Reforming Journalism Education
Five universities and two foundations on Thursday announced a collaborative plan to bolster journalism education. Some leading journalism educators who are not involved in the effort, however, question whether it is pushing in the right direction.
Normally competitors, the institutions using $4.1 million from the Carnegie Corporation and the Knight Foundation over the next two years to join forces will be the journalism schools of Columbia University, Northwestern University, the University of California at Berkeley, and the University of Southern California and Harvard University’s Joan Shorenstein Center for Press, Politics and Public Policy. The universities have already pledged another $2 million in the third year to continue the collaboration.
Vartan Gregorian, president of the Carnegie Corporation and former Brown University president, brought representatives from the universities together beginning in 2002 to discuss the crises facing journalism, including surveys that show declining public trust, and apathy from the young audience. “School teachers and journalists are the most important professions to make democracy safe,” Gregorian said. “And yet journalism schools do not have the respect or standing they need within the university.” He added that of 400 journalism programs in the country, only 100 are accredited.
“We are in the midst of a revolution with no end in sight,” said Hodding Carter, president of the Knight Foundation of the changing world of modern journalism, which he said must learn to incorporate new technologies. “The dirty secret of the [journalism] industry is that we are inherently conservative about everything we do. You try to change training, and people say, ‘What the hell? Here’s the old way.' "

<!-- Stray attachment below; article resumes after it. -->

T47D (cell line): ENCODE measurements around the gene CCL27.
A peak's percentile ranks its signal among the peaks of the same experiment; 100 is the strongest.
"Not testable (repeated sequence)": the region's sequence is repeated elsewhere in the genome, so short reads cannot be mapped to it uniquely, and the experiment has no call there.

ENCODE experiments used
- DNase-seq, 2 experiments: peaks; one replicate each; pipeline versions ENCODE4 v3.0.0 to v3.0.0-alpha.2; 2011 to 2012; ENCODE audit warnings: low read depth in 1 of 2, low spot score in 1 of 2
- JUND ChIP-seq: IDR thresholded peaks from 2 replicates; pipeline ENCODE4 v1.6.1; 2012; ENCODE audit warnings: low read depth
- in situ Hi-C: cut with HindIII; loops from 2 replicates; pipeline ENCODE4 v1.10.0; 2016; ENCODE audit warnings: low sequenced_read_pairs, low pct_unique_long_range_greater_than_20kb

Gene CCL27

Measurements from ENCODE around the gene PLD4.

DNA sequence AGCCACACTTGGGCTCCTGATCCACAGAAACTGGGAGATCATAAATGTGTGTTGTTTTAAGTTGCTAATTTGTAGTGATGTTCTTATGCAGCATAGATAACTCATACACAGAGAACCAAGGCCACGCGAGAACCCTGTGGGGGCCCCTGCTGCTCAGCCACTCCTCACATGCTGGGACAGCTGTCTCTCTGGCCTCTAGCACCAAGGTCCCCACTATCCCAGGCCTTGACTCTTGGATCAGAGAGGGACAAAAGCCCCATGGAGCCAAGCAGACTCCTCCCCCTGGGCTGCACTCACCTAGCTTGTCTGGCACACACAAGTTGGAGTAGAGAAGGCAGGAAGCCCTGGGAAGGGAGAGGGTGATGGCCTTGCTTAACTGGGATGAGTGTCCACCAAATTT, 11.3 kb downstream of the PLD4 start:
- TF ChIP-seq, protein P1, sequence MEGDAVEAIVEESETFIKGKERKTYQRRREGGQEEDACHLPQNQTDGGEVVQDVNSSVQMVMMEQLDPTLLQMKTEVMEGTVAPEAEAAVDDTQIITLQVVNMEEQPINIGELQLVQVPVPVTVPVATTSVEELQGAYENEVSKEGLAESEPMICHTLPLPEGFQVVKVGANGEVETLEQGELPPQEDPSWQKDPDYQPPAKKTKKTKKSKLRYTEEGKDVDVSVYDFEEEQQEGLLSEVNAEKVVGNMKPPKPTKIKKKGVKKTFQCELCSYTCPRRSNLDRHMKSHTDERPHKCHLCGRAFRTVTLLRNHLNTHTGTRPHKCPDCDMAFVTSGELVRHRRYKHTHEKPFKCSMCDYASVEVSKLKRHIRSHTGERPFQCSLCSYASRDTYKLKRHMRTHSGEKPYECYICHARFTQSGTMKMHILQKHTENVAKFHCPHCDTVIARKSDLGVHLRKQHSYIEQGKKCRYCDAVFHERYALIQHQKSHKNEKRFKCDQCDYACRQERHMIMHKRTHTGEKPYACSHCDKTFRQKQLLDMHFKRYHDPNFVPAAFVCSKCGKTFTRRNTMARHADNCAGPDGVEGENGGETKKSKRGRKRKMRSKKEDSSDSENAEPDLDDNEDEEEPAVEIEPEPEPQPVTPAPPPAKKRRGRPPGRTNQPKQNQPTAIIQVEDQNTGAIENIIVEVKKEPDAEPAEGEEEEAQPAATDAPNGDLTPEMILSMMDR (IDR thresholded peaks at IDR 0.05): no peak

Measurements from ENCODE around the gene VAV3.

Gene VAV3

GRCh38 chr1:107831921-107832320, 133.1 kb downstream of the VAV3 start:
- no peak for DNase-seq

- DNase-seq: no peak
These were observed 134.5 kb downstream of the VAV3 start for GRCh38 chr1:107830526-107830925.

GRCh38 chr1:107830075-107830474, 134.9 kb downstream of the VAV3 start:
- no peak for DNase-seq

The new effort will focus on three objectives. First, much like the reform already undertaken at Columbia’s journalism school, the institutions said they will seek to integrate journalism education into the university by having disciplinary experts, like scientists, economists, or art historians, interact with journalism students.
Second, the Carnegie-Knight Task Force will be established at the Shorenstein Center to promote research on journalism education, and to provide a platform for institutions involved to make cohesive statements on issues regarding journalism education.
Third, the collaborators will create “News 21 Incubators.” The “21” represents the 21st century, as well as the younger generation. Beginning in June 2006, about 44 top students from the five universities will be selected for a summer program. They will collaborate on news projects that are experimental in style and substance, and professors and working journalists will seek to help them place the products in actual news outlets. To start, 10 students will spend this summer at ABC News working on a 9/11 anniversary project.
The institutions hope other multi-university projects will come from these efforts. Loren Ghiglione, dean of Northwestern’s Medill School of Journalism, said that efforts such as Northwestern’s Innocence Project, in which journalism students seek to exonerate innocent people on death row, “could be extended out further.”